Thursday, 6 March 2014

World Book Day

As an English graduate, it is only natural that I have a passion for books. At primary school age I could often be found with a book pressed up against my nose and I was very proud to have a pin badge stating I was a school librarian. When I was ten my vision dramatically deteriorated resulting in me no longer being able to access standard print. However, I have vivid memories of reading the Harry Potter series under my CCTV despite the massive eye strain and gradual increase in magnification over the years, as my sight continued to fade away.

From the age of eleven, I was encouraged to learn Braille, but I had no real interest in learning since as far as I was concerned I could still read print and Braille was for proper blind people, which I certainly was not! My attitude changed when I went to The Royal National College for the Blind In Hereford. I began to learn Braille again and by the January I was no longer able to access print even under my CCTV. The final Harry Potter book was due for release later that year and I had to read it no matter what. My first plan involved trying to train my eyes to see again. I spent countless days, weeks and months attempting to read under my CCTV praying that the blurred text would come back into focus once more. This plan unfortunately failed, but I still possess the strong belief that if we are not proactive with our senses they will not work to their full potential. Even though I only have light perception remaining, I will regularly make a conscious effort to locate windows in a room, count headlights on cars or generally have a look around to find any sort of light source. Back to my Harry Potter dilemma, I felt Braille was my only option in order to discover if Harry could conquer Lord Voldermort or not. It took me two long hard months to read The Deathly Hallows in Braille, but I did it!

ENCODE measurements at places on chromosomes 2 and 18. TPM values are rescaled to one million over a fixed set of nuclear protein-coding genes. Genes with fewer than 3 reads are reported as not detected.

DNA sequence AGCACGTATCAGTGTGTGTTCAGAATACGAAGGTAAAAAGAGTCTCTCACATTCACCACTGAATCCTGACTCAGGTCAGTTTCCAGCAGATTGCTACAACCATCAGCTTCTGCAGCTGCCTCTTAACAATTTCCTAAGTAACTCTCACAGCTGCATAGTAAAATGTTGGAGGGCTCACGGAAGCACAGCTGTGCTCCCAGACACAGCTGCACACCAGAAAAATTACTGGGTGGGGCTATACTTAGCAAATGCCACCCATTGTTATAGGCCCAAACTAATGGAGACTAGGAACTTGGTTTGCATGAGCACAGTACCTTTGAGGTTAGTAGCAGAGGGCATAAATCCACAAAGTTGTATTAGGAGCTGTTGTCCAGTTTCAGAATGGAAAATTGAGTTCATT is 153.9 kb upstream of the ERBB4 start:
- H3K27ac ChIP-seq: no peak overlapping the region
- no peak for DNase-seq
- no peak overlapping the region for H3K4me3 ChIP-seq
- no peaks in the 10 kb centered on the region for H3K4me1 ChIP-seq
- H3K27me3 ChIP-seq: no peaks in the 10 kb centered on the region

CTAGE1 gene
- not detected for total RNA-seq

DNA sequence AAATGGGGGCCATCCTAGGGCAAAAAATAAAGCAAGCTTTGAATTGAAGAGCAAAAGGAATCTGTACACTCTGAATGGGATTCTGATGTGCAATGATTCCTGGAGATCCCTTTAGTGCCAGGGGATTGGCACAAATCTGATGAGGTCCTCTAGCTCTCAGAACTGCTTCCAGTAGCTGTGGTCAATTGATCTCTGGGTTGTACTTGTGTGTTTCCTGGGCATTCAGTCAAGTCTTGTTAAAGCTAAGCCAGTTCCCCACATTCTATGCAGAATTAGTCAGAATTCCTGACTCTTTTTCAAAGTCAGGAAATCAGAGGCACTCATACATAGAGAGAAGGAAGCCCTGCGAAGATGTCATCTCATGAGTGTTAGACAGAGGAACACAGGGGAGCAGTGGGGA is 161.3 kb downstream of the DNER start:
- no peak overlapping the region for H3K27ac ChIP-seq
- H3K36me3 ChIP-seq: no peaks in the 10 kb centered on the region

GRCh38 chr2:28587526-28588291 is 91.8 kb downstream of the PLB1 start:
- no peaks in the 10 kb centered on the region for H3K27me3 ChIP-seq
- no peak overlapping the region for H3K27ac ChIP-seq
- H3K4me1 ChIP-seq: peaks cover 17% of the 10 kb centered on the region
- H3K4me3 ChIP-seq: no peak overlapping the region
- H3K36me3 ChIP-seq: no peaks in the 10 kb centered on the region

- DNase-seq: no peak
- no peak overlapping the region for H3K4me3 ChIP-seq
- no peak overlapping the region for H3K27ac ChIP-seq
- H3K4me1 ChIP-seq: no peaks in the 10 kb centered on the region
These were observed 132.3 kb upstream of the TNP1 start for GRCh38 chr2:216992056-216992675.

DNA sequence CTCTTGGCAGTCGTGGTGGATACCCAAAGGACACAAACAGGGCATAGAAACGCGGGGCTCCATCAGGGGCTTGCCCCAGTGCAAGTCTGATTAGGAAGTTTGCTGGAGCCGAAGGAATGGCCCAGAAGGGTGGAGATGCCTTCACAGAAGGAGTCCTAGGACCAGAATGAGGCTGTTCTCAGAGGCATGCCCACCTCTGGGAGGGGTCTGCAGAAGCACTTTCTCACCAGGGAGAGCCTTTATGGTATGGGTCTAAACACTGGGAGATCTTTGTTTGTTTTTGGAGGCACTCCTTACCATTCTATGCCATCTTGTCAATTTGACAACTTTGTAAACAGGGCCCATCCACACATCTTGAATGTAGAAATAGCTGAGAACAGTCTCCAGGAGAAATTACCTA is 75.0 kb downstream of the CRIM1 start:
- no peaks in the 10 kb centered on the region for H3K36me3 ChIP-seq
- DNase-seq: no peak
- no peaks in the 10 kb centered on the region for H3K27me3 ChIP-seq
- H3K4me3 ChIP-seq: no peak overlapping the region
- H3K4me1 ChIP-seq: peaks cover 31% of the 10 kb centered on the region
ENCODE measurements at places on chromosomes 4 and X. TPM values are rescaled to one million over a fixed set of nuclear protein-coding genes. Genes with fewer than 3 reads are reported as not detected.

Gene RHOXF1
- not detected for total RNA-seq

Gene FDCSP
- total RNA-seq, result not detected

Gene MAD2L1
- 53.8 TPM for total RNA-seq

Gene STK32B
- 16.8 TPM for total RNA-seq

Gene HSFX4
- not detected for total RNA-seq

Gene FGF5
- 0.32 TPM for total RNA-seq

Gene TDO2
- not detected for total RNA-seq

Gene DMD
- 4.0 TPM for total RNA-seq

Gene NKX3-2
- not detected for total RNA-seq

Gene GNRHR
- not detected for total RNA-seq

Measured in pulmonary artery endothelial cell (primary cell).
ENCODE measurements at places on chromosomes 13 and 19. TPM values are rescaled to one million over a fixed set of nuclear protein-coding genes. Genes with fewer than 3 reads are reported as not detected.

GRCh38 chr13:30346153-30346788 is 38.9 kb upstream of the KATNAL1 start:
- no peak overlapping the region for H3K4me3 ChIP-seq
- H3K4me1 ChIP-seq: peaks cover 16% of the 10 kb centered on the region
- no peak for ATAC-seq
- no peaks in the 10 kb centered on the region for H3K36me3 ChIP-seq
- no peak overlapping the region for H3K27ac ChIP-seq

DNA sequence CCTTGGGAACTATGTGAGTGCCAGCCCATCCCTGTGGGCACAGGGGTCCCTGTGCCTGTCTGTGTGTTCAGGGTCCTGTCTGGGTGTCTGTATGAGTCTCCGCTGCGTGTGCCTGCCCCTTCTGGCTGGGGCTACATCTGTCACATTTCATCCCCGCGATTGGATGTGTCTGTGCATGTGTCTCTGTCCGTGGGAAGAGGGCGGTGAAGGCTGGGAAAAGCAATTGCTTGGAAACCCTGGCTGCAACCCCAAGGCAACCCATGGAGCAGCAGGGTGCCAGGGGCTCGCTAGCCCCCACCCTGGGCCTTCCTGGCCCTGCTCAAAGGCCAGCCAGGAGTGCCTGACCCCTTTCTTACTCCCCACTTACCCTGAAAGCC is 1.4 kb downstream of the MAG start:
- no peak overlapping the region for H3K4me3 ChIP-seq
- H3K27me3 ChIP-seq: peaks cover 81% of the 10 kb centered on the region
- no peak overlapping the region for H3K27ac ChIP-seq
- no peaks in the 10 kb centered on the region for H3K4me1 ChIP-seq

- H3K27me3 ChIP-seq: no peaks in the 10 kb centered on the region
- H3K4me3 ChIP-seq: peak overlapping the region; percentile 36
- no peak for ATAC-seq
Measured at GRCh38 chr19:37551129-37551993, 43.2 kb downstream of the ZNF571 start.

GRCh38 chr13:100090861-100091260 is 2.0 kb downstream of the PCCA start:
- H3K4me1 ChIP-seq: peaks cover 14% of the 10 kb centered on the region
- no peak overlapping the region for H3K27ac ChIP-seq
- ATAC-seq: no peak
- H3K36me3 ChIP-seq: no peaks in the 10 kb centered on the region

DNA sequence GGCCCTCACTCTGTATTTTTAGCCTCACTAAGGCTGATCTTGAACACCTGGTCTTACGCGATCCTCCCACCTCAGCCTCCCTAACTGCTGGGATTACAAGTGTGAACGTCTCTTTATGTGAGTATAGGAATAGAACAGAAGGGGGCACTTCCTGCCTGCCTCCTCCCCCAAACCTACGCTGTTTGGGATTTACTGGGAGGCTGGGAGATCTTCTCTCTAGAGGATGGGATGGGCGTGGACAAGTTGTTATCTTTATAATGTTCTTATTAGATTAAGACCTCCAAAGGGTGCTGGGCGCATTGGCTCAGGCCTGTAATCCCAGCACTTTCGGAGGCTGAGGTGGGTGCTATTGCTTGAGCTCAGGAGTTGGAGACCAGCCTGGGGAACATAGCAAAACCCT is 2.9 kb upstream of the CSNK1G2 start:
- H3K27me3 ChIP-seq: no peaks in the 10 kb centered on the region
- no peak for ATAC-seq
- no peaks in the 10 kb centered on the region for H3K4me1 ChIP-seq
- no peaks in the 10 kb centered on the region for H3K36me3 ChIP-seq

Thereafter, I became a member of RNIB’s Library Service, loaning various titles in Braille, which to this day take me an age to read. It wasn’t until I began my degree that I started to make use of audio/talking books. Being a book snob, audio/talking books never appealed before, as I felt that they take away from the reading experience. The interpretation of characters is that of someone else’s imagination and not your own. However, purely for speed purposes, I turned to the dark side.

Now, I am also a member of RNIB’s Talking Books Service. Admittedly, the majority of my reading these days is done via listening rather than touch. It is a convenience thing. Audio is faster and much easier to transport, so ideal for extensive train journeys or holidays. Nevertheless, Braille has its advantages too, the reading experience is more personal and new books are usually produced in Braille, sometimes years before it gets recorded into audio. It is nice to have the choice.

There comes a time when you have to choose between turning the page and closing the book (Josh Jameson)

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